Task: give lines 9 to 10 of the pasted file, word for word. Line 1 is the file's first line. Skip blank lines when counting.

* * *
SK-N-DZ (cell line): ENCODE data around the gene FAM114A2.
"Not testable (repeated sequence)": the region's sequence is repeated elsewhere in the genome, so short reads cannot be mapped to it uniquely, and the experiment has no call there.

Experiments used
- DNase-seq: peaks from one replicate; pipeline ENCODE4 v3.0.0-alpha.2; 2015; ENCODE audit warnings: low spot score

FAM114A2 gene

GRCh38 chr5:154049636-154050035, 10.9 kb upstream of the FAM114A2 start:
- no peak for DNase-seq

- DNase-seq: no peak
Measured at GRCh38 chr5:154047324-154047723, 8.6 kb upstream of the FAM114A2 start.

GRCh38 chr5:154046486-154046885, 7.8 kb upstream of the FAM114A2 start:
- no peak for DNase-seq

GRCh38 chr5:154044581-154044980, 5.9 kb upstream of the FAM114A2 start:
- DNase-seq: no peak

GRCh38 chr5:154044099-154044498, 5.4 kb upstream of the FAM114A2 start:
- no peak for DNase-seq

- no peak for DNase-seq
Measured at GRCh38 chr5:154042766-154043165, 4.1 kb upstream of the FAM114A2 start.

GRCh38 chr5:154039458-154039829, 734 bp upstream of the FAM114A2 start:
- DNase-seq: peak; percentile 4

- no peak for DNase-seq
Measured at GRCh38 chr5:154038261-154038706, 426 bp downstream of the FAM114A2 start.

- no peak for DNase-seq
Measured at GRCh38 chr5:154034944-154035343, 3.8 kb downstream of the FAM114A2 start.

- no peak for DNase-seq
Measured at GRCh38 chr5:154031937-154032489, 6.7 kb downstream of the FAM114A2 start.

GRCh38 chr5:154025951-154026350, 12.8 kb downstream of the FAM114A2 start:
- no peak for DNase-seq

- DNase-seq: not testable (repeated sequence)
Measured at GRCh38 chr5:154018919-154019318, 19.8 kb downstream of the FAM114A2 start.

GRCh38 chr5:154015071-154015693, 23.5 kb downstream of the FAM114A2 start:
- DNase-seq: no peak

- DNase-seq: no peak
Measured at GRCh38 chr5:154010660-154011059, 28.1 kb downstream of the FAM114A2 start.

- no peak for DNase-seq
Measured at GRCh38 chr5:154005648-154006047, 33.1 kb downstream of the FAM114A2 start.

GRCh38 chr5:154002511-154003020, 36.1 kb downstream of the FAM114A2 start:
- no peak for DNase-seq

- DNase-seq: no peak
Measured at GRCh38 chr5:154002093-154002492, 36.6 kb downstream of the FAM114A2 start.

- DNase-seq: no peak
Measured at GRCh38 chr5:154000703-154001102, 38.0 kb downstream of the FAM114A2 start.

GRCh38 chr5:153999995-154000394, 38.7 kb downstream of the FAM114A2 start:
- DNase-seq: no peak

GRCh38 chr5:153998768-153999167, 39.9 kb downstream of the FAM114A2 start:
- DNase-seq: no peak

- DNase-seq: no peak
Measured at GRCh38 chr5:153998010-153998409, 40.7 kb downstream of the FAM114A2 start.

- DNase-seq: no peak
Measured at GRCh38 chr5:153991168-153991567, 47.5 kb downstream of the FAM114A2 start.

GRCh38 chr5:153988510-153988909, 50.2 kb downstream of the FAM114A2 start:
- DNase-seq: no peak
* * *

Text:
Measured at GRCh38 chr5:154047324-154047723, 8.6 kb upstream of the FAM114A2 start.

GRCh38 chr5:154046486-154046885, 7.8 kb upstream of the FAM114A2 start: